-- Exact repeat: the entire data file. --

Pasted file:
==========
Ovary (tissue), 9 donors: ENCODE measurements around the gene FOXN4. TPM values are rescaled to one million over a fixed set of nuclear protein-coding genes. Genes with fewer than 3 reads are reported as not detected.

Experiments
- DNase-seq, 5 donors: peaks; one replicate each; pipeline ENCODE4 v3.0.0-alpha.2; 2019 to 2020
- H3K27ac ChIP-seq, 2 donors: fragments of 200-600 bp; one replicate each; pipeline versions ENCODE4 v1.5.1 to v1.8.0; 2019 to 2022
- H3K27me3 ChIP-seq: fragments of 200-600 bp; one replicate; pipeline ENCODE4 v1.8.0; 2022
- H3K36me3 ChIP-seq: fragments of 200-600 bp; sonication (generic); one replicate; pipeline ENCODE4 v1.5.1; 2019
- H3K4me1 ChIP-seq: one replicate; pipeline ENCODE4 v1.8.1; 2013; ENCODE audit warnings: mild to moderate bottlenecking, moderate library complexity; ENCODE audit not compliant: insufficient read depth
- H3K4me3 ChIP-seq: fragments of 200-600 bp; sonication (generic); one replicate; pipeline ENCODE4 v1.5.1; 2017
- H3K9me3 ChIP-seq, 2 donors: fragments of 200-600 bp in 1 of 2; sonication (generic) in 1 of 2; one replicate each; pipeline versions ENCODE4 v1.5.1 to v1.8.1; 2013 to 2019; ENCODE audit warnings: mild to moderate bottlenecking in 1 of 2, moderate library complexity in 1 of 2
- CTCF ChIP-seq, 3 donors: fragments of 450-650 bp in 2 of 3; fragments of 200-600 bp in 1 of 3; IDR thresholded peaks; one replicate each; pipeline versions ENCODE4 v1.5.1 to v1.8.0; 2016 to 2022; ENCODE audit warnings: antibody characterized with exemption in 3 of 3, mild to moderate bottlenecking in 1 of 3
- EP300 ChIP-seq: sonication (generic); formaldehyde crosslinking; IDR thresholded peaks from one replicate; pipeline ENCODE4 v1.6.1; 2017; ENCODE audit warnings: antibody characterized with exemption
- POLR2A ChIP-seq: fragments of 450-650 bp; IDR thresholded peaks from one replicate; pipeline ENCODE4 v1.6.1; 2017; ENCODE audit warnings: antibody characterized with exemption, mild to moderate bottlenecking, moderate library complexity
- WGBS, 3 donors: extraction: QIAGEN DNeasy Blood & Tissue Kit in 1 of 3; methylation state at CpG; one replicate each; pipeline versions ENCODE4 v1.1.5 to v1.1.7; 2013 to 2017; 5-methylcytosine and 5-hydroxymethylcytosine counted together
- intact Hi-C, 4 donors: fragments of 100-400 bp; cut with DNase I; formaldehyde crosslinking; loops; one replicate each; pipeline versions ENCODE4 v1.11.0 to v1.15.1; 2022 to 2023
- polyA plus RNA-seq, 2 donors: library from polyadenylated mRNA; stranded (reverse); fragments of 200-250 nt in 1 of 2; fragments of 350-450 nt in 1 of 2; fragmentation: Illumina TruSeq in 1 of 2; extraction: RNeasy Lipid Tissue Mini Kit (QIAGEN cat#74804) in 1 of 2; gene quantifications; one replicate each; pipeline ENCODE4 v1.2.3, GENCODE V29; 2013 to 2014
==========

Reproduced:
Ovary (tissue), 9 donors: ENCODE measurements around the gene FOXN4. TPM values are rescaled to one million over a fixed set of nuclear protein-coding genes. Genes with fewer than 3 reads are reported as not detected.

Experiments
- DNase-seq, 5 donors: peaks; one replicate each; pipeline ENCODE4 v3.0.0-alpha.2; 2019 to 2020
- H3K27ac ChIP-seq, 2 donors: fragments of 200-600 bp; one replicate each; pipeline versions ENCODE4 v1.5.1 to v1.8.0; 2019 to 2022
- H3K27me3 ChIP-seq: fragments of 200-600 bp; one replicate; pipeline ENCODE4 v1.8.0; 2022
- H3K36me3 ChIP-seq: fragments of 200-600 bp; sonication (generic); one replicate; pipeline ENCODE4 v1.5.1; 2019
- H3K4me1 ChIP-seq: one replicate; pipeline ENCODE4 v1.8.1; 2013; ENCODE audit warnings: mild to moderate bottlenecking, moderate library complexity; ENCODE audit not compliant: insufficient read depth
- H3K4me3 ChIP-seq: fragments of 200-600 bp; sonication (generic); one replicate; pipeline ENCODE4 v1.5.1; 2017
- H3K9me3 ChIP-seq, 2 donors: fragments of 200-600 bp in 1 of 2; sonication (generic) in 1 of 2; one replicate each; pipeline versions ENCODE4 v1.5.1 to v1.8.1; 2013 to 2019; ENCODE audit warnings: mild to moderate bottlenecking in 1 of 2, moderate library complexity in 1 of 2
- CTCF ChIP-seq, 3 donors: fragments of 450-650 bp in 2 of 3; fragments of 200-600 bp in 1 of 3; IDR thresholded peaks; one replicate each; pipeline versions ENCODE4 v1.5.1 to v1.8.0; 2016 to 2022; ENCODE audit warnings: antibody characterized with exemption in 3 of 3, mild to moderate bottlenecking in 1 of 3
- EP300 ChIP-seq: sonication (generic); formaldehyde crosslinking; IDR thresholded peaks from one replicate; pipeline ENCODE4 v1.6.1; 2017; ENCODE audit warnings: antibody characterized with exemption
- POLR2A ChIP-seq: fragments of 450-650 bp; IDR thresholded peaks from one replicate; pipeline ENCODE4 v1.6.1; 2017; ENCODE audit warnings: antibody characterized with exemption, mild to moderate bottlenecking, moderate library complexity
- WGBS, 3 donors: extraction: QIAGEN DNeasy Blood & Tissue Kit in 1 of 3; methylation state at CpG; one replicate each; pipeline versions ENCODE4 v1.1.5 to v1.1.7; 2013 to 2017; 5-methylcytosine and 5-hydroxymethylcytosine counted together
- intact Hi-C, 4 donors: fragments of 100-400 bp; cut with DNase I; formaldehyde crosslinking; loops; one replicate each; pipeline versions ENCODE4 v1.11.0 to v1.15.1; 2022 to 2023
- polyA plus RNA-seq, 2 donors: library from polyadenylated mRNA; stranded (reverse); fragments of 200-250 nt in 1 of 2; fragments of 350-450 nt in 1 of 2; fragmentation: Illumina TruSeq in 1 of 2; extraction: RNeasy Lipid Tissue Mini Kit (QIAGEN cat#74804) in 1 of 2; gene quantifications; one replicate each; pipeline ENCODE4 v1.2.3, GENCODE V29; 2013 to 2014